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I see that Tulsa focal therapy was recommended to you. Should that interest you I would suggest a conversation with Dr. Busch whose patients highly recommend him. I have never talked or corresponded with the doctor. Any decision will be your decision.

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Busch Center - TULSA Procedure

SECUREtulsaprocedure.com/busch-center

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Focal laser ablation might also interest you. Dr. Karamanian in Texas is highly recommended by his patients.

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Prostate Laser Center, PLLC – Offering minimally …

SECUREprostatelasercenter.com

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Proton therapy! I have, in past years, spoken or corresponded with Dr. Gary Larson of Integris Health. I found him to be knowledgeable and professional.

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Gary Larson | INTEGRIS Health

SECUREintegrisok.com/doctors/gary-larson

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I wish you the very best. You have some reading to do and a decision to make. Be thoughtful and do not allow anyone to pressure you.

Currumpaw

Thanks Currumpaw. Not all your links translate into proper hyperlinks. The NIH one does, and that has some interesting theories and speculations. Appreciate the information

TULSA or HIFU I believe are dependent on the MRI identifying the area. In 2019, An MRI found two areas rated as PiRAD 4 in the anterior TZ, and had a directed biopsy on them. On came back as 3+3, and the other as BPH. Fast forward to 2022, this time the MRI only identified one area in the anterior TZ rated as PiRAD 3. Had a Precision Point 15 Core biopsy. The anterior TZ now was graded at 3+4, with 10% pattern 4, and a very small area in the right apex 3+4, which the MRI failed to show up, though I believe that was an area where they thought the DRE indicated a slight "firmness"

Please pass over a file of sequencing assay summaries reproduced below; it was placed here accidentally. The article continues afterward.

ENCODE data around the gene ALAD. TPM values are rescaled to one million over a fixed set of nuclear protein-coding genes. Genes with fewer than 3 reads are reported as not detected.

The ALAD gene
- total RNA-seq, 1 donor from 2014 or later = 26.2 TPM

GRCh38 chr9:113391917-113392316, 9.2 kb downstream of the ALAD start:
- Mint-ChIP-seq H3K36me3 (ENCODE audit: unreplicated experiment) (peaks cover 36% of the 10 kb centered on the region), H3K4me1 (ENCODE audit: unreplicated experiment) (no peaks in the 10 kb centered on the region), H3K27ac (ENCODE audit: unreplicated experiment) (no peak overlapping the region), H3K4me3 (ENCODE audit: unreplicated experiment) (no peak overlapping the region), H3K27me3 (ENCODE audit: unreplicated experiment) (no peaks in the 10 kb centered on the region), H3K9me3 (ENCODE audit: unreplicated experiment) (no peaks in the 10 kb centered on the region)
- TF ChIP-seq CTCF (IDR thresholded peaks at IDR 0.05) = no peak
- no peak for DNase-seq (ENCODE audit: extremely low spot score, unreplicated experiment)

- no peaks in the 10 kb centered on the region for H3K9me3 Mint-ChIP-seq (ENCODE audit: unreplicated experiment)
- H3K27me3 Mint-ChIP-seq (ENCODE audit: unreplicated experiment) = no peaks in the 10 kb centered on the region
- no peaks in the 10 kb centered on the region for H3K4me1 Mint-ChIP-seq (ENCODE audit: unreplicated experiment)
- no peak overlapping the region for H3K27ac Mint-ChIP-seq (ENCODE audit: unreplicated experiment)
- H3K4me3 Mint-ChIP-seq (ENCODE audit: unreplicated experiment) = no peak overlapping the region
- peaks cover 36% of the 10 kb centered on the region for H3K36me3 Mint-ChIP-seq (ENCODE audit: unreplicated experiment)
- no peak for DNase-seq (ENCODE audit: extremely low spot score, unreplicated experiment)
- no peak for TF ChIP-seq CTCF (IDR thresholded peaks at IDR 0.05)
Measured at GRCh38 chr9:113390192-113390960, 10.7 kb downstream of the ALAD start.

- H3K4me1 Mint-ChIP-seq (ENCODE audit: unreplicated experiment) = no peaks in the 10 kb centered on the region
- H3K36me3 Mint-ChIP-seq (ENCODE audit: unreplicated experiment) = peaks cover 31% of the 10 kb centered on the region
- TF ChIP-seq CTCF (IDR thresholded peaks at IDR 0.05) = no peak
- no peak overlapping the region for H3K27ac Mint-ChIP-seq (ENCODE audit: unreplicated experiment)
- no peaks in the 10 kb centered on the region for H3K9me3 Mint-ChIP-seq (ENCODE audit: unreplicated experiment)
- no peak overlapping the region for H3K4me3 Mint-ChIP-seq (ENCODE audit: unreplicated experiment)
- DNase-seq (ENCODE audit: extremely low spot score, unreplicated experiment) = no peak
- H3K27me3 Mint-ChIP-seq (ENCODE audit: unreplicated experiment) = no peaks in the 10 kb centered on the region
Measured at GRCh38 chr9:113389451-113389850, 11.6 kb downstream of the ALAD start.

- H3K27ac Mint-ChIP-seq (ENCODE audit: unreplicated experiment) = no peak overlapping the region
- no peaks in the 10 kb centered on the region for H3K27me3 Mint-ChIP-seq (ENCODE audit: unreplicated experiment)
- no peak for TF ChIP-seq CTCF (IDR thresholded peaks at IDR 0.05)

My point being is the MRI will only pick up something if it is big enough, and of course subject to the interpretation of the pathologist, where it may or may not be obvious. That begs the question, if it is too small to be identified on the MRI, and it also wasn't identified on the PSMA scan in the right apex, even if it is a higher grade, that means there are limits to the technology. It has to be large enough to be flagged.

Under TULSA, that means they would not treat the small 3+4 in the right apex, because it doesn't show up on the MRI. An option would be to treat the whole gland with TULSA, which the urologist suggested, but the radiologist suggested leaving it alone, because whole gland treatment with TULSA would be more susceptible to side effects, than just focal treatment.